I’ve mentioned Robert Smithson before in a previous post and still haven’t quite satisfied myself (and probably never will) that whatever I’ve read and written about his work Asphalt Rundown adequately describes the profound influence this work has had on a particular type of environmental art. Had Smithson survived into this decade, our account of this work could have been judged within the context of an extended practice – but it stands now, frozen in time as an abiding monument to the decaying hulks of a modernism that surrounds us. When I recently saw the Mike Nelson exhibit M6 at Eastside Projects gallery, Digbeth – in the old heart of ‘motor-city’ Birmingham, the kinship between these works stood out instantly. In a recent interview with CultureCritic Mike Nelson said: “it’s interesting to try to make work that just is what it is.” but for me, more than just the methods or materials utilised, it’s the motives they suggest and what, politically they represent that I feel calls for a closer reading of the genealogy that these two works share.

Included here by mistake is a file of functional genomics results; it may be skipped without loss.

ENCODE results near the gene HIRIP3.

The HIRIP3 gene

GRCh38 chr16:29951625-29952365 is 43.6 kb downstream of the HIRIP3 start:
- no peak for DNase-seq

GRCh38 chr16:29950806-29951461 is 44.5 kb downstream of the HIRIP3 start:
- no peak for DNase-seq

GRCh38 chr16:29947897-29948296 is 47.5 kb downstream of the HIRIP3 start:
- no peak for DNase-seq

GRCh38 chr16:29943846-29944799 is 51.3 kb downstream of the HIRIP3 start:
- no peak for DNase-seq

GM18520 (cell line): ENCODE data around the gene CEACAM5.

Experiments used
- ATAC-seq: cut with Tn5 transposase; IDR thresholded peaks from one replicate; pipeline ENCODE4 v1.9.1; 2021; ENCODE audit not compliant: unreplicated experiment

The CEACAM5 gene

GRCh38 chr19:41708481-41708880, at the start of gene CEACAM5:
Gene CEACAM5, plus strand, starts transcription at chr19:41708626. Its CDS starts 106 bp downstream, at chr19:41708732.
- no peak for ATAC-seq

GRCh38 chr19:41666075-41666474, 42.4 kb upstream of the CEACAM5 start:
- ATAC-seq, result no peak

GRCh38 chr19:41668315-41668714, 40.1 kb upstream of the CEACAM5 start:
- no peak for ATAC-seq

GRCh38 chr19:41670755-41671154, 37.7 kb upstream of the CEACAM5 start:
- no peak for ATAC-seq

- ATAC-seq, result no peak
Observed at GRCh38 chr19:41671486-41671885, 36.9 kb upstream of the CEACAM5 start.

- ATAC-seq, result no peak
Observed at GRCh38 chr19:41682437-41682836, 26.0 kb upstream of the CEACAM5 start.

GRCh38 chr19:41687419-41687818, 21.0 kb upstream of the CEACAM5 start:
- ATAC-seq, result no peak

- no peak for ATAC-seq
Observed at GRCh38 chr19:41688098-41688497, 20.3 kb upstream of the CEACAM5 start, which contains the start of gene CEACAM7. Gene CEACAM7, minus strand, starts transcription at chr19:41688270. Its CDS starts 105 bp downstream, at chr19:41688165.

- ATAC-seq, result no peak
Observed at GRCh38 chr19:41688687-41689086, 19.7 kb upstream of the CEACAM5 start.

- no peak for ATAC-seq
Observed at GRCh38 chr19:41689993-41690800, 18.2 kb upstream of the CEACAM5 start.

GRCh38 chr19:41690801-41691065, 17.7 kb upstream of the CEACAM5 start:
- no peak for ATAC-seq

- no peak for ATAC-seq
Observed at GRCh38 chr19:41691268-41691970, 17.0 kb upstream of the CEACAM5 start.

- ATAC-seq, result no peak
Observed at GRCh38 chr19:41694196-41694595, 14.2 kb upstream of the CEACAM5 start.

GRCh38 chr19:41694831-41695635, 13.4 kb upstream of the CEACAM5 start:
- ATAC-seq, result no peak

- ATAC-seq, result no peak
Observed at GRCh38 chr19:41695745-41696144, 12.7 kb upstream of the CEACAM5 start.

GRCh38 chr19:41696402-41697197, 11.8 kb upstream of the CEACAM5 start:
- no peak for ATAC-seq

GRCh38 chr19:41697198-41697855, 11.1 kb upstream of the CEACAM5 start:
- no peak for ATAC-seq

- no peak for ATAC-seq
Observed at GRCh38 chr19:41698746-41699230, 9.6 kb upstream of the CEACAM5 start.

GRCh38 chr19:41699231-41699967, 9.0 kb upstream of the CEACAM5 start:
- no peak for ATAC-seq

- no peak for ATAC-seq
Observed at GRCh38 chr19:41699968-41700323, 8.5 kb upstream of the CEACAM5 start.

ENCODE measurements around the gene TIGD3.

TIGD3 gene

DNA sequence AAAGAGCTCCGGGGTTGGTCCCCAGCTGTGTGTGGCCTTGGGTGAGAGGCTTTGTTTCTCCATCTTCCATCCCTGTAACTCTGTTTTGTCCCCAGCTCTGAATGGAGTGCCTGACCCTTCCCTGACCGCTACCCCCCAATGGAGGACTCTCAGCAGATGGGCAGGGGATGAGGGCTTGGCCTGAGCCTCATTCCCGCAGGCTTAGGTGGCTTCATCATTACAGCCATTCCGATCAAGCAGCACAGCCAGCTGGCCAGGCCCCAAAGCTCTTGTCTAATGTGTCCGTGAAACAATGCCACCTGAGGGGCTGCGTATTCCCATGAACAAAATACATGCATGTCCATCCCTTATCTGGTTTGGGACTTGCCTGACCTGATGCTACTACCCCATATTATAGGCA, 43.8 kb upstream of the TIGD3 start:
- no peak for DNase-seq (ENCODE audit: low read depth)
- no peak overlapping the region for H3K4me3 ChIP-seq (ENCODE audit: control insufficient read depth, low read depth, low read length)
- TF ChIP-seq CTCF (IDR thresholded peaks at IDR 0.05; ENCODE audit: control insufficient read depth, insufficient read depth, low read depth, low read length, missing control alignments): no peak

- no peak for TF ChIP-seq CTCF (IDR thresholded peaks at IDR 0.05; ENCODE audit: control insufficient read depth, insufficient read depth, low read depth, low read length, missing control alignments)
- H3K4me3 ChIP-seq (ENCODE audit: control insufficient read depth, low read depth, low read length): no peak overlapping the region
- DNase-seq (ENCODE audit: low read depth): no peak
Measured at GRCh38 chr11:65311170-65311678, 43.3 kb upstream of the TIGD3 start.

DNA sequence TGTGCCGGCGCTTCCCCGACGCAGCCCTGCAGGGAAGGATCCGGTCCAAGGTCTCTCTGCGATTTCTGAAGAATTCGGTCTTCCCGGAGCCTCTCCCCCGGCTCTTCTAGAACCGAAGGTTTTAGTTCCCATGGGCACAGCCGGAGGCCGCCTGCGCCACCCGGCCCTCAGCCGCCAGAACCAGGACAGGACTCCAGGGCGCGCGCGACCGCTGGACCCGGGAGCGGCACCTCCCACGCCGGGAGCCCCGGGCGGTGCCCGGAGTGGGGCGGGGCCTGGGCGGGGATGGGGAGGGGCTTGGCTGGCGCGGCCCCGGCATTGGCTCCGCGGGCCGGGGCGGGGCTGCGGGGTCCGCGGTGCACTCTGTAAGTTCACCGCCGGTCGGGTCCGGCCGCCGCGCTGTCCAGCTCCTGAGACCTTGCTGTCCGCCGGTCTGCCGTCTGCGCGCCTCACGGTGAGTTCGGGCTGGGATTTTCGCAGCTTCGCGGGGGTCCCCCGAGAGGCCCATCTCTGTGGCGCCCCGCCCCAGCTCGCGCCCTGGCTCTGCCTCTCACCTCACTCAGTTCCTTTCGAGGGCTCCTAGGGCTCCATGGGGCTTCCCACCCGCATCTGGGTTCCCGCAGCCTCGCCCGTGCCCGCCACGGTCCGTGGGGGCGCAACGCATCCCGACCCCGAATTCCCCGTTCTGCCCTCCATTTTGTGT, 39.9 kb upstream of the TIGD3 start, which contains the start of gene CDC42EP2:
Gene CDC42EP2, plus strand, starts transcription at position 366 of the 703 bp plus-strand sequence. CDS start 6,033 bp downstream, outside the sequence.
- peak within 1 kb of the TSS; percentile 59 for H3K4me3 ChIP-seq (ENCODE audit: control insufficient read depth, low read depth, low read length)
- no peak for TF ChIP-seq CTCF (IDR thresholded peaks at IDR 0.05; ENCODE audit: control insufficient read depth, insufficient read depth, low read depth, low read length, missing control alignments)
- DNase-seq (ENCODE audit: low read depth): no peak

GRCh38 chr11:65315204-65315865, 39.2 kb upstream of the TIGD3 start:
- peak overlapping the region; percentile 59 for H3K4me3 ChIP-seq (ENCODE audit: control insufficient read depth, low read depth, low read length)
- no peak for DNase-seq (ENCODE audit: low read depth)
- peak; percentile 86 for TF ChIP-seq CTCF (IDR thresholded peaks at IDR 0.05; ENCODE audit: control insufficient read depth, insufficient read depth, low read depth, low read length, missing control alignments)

In Smithson’s 1969 work Asphalt Rundown, we find an interaction with the landscape which calls into question the aspirations and values approved by the culture of the day. That it is a pessimistic vision there is no doubt. It re-presents a culture separating itself from a ‘natural’ environment; and this separation is not a transcendence but the simultaneous collapse that Debord described in 1967 as one of: (an) “economic history, whose entire previous development centred around the opposition between town and country, (and) has arrived at a level of success which simultaneously annihilates both terms“. This eco-critical example Smithson gives us of humanity’s impact upon the earth is representative of the view that if there indeed exists this separation it follows that there must be an objectifying dualism at the heart of our relationship with the ‘given’: a nature-as-object utilitarianianism, blindly driven by the empirical west’s scientific rational. In Smithsons intervention, the west’s geo-politicized geography is subsuming the very geology of the earth. But we have to remember this work was produced in the apocalyptic atmosphere of the cold war and seven years after the Cuban missile crisis. An atmosphere of anxiety, calibrated to obliteration but which nonetheless parallels our own neo-biblical doomsday scenarios. The art historian Herbert Read famously wrote of the “iconography of despair, or of defiance….Here are the images of flight, or ragged claws scuttling across the floors of silent seas, of excoriated flesh, frustrated sex, the geometry of fear..”